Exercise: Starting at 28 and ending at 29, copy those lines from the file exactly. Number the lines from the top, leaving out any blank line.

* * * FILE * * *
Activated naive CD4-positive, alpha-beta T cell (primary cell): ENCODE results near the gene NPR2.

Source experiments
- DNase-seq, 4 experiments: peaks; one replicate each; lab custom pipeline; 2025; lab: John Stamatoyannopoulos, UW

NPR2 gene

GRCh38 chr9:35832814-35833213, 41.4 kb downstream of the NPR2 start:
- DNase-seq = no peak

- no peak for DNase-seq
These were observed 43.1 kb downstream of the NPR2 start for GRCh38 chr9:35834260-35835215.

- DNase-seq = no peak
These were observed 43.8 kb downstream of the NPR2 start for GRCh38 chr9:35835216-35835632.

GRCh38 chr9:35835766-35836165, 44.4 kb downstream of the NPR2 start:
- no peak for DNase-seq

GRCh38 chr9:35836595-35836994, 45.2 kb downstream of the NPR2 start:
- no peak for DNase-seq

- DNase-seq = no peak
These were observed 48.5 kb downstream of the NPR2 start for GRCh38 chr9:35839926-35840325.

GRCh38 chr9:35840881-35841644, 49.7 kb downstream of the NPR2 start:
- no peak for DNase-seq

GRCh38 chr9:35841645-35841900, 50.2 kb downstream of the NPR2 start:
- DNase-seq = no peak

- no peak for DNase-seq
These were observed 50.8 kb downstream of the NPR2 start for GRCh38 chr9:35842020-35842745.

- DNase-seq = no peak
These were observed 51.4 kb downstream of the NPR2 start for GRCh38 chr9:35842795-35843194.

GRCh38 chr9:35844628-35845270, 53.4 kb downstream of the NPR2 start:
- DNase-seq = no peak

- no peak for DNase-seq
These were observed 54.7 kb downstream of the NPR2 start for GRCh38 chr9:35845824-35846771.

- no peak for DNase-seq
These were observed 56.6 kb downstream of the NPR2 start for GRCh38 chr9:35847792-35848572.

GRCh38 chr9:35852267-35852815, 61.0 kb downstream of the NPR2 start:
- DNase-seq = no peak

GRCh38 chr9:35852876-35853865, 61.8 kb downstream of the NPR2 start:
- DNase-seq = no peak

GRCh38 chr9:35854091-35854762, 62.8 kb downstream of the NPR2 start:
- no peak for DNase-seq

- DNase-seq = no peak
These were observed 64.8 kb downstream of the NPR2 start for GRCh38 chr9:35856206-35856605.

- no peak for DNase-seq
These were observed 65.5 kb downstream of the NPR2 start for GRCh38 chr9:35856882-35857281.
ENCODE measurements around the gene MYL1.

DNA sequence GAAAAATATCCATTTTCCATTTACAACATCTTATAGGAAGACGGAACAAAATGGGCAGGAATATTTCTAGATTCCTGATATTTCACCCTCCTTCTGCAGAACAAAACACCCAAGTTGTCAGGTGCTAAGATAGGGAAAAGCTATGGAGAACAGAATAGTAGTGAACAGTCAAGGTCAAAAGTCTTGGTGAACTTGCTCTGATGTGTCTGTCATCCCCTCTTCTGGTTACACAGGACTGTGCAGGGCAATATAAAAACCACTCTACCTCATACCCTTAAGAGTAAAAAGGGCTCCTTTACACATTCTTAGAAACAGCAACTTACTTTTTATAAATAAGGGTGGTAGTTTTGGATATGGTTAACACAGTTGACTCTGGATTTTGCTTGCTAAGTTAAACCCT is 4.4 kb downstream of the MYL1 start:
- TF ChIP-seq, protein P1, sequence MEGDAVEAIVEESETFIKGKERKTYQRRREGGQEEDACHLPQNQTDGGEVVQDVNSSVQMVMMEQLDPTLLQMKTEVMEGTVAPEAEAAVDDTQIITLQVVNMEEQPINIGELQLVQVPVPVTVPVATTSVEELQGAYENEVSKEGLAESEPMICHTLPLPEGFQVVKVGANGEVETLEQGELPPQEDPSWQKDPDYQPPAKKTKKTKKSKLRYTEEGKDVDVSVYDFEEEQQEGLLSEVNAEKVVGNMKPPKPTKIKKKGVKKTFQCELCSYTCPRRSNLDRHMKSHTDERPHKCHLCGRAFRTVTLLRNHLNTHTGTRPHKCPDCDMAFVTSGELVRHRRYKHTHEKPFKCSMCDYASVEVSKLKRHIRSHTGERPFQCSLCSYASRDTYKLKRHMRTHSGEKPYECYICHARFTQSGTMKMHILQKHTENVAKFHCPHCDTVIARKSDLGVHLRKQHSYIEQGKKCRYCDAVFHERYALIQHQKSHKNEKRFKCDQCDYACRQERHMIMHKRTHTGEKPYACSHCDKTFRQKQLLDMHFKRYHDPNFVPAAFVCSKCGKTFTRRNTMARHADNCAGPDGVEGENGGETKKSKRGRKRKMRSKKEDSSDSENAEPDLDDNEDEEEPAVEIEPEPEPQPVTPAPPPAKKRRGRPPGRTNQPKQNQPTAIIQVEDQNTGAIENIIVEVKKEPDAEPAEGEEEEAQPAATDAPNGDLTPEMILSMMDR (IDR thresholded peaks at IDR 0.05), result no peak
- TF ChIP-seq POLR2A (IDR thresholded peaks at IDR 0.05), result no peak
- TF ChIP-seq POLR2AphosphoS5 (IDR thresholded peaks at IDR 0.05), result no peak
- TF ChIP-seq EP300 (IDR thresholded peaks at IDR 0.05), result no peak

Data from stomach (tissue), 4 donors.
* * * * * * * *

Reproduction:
These were observed 54.7 kb downstream of the NPR2 start for GRCh38 chr9:35845824-35846771.

- no peak for DNase-seq